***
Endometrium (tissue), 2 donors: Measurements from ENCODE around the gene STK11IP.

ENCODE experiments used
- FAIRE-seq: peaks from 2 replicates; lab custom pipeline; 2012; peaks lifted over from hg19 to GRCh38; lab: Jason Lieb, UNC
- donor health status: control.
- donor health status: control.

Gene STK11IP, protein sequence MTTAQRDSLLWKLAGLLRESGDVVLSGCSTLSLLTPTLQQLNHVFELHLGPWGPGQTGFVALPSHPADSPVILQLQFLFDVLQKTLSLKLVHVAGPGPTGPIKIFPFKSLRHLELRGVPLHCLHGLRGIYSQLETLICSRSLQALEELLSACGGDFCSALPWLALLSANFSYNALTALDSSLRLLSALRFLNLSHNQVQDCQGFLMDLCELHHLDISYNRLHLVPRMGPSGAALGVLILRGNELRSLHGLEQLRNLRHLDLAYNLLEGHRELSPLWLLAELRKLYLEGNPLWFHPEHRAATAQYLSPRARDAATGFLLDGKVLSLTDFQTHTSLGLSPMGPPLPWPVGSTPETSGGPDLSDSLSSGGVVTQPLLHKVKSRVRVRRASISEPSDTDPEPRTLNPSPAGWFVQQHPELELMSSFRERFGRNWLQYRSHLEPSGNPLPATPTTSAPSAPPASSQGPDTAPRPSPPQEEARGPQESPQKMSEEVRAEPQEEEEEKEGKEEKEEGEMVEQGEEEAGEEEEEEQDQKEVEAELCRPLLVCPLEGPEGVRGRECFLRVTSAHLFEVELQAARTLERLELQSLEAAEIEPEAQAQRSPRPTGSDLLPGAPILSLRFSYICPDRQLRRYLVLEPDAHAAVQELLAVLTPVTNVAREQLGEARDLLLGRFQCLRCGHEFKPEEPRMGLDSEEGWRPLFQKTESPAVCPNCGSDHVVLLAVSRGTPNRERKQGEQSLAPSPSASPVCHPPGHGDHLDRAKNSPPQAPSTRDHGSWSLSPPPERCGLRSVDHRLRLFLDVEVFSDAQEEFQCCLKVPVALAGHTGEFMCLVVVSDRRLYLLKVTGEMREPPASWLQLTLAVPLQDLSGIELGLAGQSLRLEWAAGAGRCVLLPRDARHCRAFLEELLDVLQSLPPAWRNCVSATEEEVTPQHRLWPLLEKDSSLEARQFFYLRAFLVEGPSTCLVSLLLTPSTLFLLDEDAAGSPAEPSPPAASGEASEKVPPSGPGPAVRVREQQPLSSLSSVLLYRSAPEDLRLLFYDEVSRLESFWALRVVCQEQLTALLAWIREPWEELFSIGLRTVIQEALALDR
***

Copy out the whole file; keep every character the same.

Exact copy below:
Endometrium (tissue), 2 donors: Measurements from ENCODE around the gene STK11IP.

ENCODE experiments used
- FAIRE-seq: peaks from 2 replicates; lab custom pipeline; 2012; peaks lifted over from hg19 to GRCh38; lab: Jason Lieb, UNC
- donor health status: control.
- donor health status: control.

Gene STK11IP, protein sequence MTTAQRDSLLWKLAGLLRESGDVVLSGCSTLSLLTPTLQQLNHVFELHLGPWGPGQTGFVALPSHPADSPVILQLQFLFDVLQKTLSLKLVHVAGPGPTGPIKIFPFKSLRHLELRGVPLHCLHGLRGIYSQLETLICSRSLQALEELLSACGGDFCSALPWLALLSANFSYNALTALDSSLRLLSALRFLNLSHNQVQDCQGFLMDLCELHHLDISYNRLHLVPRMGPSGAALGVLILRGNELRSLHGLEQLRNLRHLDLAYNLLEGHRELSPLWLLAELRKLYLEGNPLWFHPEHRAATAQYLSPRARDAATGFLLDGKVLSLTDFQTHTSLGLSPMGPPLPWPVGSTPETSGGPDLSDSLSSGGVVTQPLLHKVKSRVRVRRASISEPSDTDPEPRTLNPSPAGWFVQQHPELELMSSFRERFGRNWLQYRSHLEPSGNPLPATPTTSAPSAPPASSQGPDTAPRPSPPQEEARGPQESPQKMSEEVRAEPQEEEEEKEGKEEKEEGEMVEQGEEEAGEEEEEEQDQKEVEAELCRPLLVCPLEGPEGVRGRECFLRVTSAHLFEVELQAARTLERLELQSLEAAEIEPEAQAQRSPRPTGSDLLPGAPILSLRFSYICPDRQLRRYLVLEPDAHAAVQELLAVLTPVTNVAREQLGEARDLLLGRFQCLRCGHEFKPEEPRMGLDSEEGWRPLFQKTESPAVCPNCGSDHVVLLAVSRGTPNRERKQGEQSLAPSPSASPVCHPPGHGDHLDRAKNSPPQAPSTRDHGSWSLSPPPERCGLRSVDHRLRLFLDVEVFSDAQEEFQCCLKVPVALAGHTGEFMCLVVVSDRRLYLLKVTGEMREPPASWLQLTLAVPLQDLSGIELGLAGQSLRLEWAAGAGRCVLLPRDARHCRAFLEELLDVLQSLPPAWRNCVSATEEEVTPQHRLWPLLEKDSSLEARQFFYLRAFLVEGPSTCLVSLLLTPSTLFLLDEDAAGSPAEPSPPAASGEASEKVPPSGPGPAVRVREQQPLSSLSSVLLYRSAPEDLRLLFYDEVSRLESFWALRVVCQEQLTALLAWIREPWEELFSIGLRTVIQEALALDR